Journeys to Israel: The Impact of Longer-term Programs upon Jewish Engagement & Israel Attachment

Published: 
October, 2010
 
Participation in semester or year programs in Israel is directly linked to stronger Jewish affiliation and leadership – regardless of the Jewish background growing up, a study commissioned by Masa Israel Journey finds. Masa, a joint project of the Jewish Agency for Israel and the Israeli government which serves an umbrella for 180 semester and year programs in Israel, commissioned the study to measure the efficacy of long term Israel programs for future Jewish involvement and affiliation. The study was conducted by Professor Steven M. Cohen, Director of the Berman Jewish Policy Archive at NYU Wagner and Research Professor of Jewish Social Policy at Hebrew Union College, and Dr. Ezra Kopelowitz, CEO of Research Success.
 
The study found that the longer the time program participants spent in Israel and the more repeated the experiences, the greater the level of Jewish identification. The study surveyed over 13,000 Israel program participants, more than 11,000 of whom were Americans, and most of whom had been on short term experience or Masa program from 2005 to 2010. It compared three groups who had been on short term programs: 1) those who been on Birthright not returned to Israel; 2) those who returned to Israel for another short term; and 3) those who had been on Birthright and then went on a Masa program. The study also examined two other groups who had been on long term programs only; 4) those non-Orthodox young adults who had been on Masa without going on Birthright, and 5) those who were raised Orthodox and had been on Masa. These two groups reported far stronger Jewish background and childhood Jewish education than did the three Birthright groups
 



Key Research Questions of the Study:

  • To what extent, how, & for whom does Masa Israel participation affect Jewish involvement and Israel attachment?
  • How do different experiences affect levels of Israel engagement, Jewish leadership, and Jewish involvement?
  • What patterns are linked with different types of Israel program participation, short-term and long-term? That is, how do these 3 groups differ?

1. One-time participants on short-term Israel programs

2. Those who returned to Israel on short-term trips

3. Those who return on Masa Israel experiences

 



Main Findings of the Study:

  • Returning to Israel for any duration is linked with rises in ALL areas of Israel-related and Jewish engagement. The jump over non-returnees is even larger for Masa Israel experiences of 5-12 months in Israel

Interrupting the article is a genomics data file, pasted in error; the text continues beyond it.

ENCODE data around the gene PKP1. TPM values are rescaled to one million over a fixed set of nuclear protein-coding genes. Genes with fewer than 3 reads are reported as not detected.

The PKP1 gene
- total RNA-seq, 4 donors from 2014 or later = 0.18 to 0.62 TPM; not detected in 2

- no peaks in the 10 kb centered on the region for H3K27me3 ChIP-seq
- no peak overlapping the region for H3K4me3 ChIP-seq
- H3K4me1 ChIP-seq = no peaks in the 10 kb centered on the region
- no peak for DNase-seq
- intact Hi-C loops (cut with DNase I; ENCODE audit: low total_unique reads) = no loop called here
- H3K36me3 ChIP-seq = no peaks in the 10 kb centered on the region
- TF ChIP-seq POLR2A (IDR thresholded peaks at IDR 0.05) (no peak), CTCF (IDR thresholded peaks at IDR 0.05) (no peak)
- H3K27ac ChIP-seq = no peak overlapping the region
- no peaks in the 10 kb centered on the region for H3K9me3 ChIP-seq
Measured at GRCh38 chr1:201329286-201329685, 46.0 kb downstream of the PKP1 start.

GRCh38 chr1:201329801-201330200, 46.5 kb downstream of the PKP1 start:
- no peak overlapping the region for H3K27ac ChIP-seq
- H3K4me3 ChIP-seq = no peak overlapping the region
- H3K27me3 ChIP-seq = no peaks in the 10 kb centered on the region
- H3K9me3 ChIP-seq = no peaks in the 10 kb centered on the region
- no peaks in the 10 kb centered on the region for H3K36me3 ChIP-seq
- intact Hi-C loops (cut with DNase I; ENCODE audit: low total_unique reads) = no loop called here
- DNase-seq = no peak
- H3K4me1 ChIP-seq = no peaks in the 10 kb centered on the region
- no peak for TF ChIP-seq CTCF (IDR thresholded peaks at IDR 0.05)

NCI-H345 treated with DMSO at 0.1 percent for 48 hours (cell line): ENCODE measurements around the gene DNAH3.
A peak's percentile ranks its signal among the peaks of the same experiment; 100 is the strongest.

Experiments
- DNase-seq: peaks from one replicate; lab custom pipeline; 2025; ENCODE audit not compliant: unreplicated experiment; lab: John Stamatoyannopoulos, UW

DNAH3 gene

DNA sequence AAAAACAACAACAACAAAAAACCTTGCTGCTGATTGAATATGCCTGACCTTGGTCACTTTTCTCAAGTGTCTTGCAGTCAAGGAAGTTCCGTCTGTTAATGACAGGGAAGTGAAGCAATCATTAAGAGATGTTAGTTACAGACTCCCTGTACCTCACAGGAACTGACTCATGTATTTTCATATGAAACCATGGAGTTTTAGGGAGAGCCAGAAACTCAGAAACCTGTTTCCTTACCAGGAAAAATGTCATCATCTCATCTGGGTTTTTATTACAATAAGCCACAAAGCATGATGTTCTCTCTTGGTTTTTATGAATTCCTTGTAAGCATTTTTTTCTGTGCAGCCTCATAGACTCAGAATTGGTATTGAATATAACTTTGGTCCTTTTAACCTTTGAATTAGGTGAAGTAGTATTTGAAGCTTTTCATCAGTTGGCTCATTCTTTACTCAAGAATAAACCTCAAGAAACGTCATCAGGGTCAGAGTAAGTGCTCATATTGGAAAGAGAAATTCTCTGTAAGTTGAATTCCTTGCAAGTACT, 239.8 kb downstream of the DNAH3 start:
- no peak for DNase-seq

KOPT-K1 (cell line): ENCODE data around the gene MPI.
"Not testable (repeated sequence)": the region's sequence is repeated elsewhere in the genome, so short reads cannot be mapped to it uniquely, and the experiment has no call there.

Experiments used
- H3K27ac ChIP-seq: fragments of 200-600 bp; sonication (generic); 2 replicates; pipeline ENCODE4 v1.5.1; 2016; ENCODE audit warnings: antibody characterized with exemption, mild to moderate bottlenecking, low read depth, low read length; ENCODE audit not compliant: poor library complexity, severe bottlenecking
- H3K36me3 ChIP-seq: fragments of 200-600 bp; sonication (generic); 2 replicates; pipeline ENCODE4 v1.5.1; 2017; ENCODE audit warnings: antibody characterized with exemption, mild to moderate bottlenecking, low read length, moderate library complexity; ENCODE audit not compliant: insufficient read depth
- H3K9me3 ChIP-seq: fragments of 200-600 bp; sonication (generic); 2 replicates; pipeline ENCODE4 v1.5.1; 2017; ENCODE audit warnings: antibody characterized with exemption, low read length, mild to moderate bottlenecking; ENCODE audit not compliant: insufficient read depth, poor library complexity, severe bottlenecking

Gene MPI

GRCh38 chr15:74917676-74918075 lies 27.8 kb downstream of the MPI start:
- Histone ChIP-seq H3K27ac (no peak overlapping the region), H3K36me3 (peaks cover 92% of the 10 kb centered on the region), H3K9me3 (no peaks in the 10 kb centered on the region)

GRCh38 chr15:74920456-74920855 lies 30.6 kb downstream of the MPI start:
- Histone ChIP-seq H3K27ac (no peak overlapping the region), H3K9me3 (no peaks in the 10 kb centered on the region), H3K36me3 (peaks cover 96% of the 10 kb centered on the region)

• Participation in Masa Israel experiences is linked with high levels of Israel-related activities, in-marriage, Jewish leadership and aliya.
    • Short-term trip alumni who go on Masa Israel experiences out-score those who return on short-term trips. For Israel attachment, two short-term trips are “good;” but a short-term trip plus Masa Israel is even “better.”
    • Short-term program alumni who went on Masa Israel experiences are more active in Israel-related activities than alumni who returned to Israel for a short-term trip. To illustrate, take the % who engaged in Israel-related political activity…
      • For short-term program alumni who never returned: 17%.
      • For alumni who returned for a short-term program: 36%.
      •  And for alumni who returned on Masa Israel: 50%.
    • Of short-term alumni who return on Masa Israel experiences, 18% of those age 23+ now live in Israel – a rate of aliya that will likely rise.
    • Of short-term alumni who went on Masa Israel experience 91% are in-married, as compared with 71% of those who returned on short-term programs, and 50% of those who have not returned
    • Masa Israel participants are almost 4 times as likely as short-term. program alumni who never return to “give serious thought” to working as a Jewish professional.

  • The combination of a short-term program, by way of Birthright and then Masa Israel is a very effective pathway to move Jews of all levels of Jewish background to intensive Jewish leadership and Israel involvement.
  • Of BRI alumni, 11% go on a Masa Israel experience. Of Masa Israel experience participants aged 23 and over, 58% were on Birthright.

Updated: Nov. 30, 2010
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